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Extension > Garden > Diagnose a problem > What's wrong with my plant? > Deciduous Trees > Hackberry > Dead branches in canopy

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Hackberry > Branches/Trunk > Dead branches in canopy

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  • Image: Deicing salt injury 1
  • Image: Deicing salt injury 2

Deicing salt injury

  • Run-off salt kills roots which results in die-back of most branches
  • Affected trees leaf out later than other non-infected trees
  • Soil salt damage causes leaf edges or margins to appear burnt or scorched progressing toward the mid-vein
  • Salt spray causes branch growth to become tuft-like (a.k.a. witches' broom)
  • Damage most noticeable in spring and into the summer growing season
  • More information on Deicing salts
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  • Image: Twig girdler 1
  • Image: Twig girdler 2

Twig girdler
Oncideres cingulata

  • Dead twigs may be scattered in canopy
  • Chews around the outside of the twig, almost chewing through it
  • Twigs can break off in wind and end up scattered on ground
  • Damage seen in August and September
  • Adult is about 9/16 inch long, grayish brown with scattered yellow spots, with antenna as long as its body
  • More information on Twig girdler
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  • Image: Branch cankers 1
  • Image: Branch cankers 2
  • Image: Branch cankers 3

Branch cankers
Botryosphaeria stevensii or Botryosphaeria spp.

  • Scattered dead branches seen throughout canopy
  • Leaves on random branches wilt, turn yellow then brown during the growing season
  • Infected branches don't leaf out in spring
  • Cankers are brown to black sunken areas on branch that may have cracked bark and discolored sapwood
  • Common on trees stressed by drought, winter injury, wounds, insect feeding or other factors
  • More information on canker
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  • Image: Sapwood rot 1
  • Image: Sapwood rot 2
  • Image: Sapwood rot 3

Sapwood rot
Cerrena unicolor

  • Dead branches within the canopy
  • Groups or rows of small (< 2 inches wide) semi-circle self fungi along killed branches or on the main trunk
  • Shelf fungi are white to greenish grey and have concentric rings on the surface
  • Common on trees with an open wound or crack
  • Wood below fungal shelves is yellowish to white, crumbly and decayed; bark around fungal shelves is killed and often falls off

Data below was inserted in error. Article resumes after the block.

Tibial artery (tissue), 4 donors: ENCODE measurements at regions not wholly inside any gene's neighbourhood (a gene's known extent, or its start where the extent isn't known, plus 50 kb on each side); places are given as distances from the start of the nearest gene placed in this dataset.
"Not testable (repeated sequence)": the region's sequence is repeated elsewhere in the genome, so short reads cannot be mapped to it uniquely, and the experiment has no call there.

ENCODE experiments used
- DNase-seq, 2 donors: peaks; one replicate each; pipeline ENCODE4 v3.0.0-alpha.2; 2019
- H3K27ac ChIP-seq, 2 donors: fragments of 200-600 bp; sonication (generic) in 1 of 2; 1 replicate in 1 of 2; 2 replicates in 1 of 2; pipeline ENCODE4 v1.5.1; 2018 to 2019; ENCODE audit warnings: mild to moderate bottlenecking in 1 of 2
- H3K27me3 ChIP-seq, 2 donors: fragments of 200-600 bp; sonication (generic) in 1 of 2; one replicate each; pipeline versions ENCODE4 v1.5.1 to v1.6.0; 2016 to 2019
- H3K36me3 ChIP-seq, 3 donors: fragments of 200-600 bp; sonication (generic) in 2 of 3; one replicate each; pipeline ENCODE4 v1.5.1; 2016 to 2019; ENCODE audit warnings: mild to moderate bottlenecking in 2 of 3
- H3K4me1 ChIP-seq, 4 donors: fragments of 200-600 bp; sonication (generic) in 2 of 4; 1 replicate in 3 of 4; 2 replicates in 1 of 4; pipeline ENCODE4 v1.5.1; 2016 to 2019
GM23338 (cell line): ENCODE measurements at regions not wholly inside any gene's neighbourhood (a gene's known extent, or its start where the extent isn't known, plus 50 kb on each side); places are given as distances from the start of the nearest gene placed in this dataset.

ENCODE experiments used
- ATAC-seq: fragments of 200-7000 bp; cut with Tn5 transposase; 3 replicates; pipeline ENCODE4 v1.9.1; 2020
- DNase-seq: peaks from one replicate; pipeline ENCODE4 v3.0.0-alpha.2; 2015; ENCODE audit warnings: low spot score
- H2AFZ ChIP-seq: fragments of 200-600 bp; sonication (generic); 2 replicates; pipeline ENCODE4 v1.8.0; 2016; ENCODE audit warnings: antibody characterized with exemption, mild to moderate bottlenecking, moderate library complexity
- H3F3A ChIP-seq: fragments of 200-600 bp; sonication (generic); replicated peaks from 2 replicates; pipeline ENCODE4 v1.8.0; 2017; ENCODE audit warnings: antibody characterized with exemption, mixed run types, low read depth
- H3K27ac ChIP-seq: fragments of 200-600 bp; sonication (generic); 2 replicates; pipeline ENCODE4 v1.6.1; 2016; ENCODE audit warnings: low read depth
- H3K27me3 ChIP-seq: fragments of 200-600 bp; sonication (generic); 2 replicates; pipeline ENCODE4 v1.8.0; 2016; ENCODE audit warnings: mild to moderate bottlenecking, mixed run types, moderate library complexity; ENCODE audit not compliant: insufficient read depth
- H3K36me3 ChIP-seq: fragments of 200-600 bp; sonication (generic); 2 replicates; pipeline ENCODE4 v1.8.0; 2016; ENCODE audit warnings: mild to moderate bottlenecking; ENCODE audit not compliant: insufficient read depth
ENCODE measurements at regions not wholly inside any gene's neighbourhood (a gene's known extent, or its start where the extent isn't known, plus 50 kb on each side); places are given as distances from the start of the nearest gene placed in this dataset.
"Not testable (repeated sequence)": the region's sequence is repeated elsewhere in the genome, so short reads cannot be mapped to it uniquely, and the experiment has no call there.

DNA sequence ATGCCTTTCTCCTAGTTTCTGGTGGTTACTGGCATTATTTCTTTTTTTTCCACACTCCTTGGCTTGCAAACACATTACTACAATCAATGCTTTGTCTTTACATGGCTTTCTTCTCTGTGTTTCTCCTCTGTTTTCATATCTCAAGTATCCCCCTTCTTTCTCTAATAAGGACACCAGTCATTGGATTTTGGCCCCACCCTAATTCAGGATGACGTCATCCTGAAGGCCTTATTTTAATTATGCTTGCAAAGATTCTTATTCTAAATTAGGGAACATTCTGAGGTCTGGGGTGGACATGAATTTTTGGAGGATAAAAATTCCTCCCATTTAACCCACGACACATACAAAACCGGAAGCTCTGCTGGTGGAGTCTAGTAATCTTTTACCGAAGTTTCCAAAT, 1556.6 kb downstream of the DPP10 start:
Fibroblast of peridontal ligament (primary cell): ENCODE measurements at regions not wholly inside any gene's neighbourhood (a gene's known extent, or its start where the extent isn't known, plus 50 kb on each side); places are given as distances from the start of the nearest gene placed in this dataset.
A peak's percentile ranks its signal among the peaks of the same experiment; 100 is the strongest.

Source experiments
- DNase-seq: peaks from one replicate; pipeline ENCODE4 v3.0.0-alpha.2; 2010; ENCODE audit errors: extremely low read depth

• More information on Heart rot
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  • Image: Ganoderma root and butt rot 1
  • Image: Ganoderma root and butt rot 2
  • Image: Ganoderma root and butt rot 3

Ganoderma root and butt rot
Ganoderma spp.

  • Canopy appears thin with few leaves and multiple dead branches
  • Leaves are smaller in size and turn yellow earlier than normal
  • Fungal conks, a semicircle shelf fungi, can be found from the base of the tree up to 3 feet high on the trunk
  • Conks are reddish brown and shiny on top, white and porous underneath; a rim of white may be visible on the edge of
    growing conks
  • Infected wood at the tree base is white, soft, stringy or spongy
  • Infected trees frequently break or fall over in storms
  • More information on Ganoderma root and butt rot
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  • Image: Coral spot canker 1
  • Image: Coral spot canker 2
  • Image: Coral spot canker 3

Coral spot canker
Nectria cinnabarina

  • Dead branches and twigs, often first observed in early spring when no leaves form
  • Or, wilting soon after leaves emerge in spring
  • Sunken dark brown area on branch that is often cracked or has a ridge at the edge
  • Raised cushion-like bumps on affected branches, may be cream to orange or red, turn black with age
  • Common on trees stressed by drought, recent transplant or
    other factors
  • More information on canker
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  • Image: Armillaria root rot 1
  • Image: Armillaria root rot 2
  • Image: Armillaria root rot 3

Armillaria root rot
Armillaria spp.

  • Infected trees have poor growth, dead branches in the upper canopy, undersized and/or yellow leaves
  • Flat white sheets of fungal mycelia (mycelia fans) grow between the bark and sapwood at the base of infected trees
  • Thick black, shoestring-like fungus can sometimes be seen under the bark, around roots and in the soil around the base of the tree
  • Wood is decayed, white, soft and spongy, and this may extend from the base of the tree well up into the trunk
  • Trees frequently break or fall over in storms
  • Clusters of honey-colored mushrooms may grow at the base of the tree in fall
  • More information on Armillaria root rot

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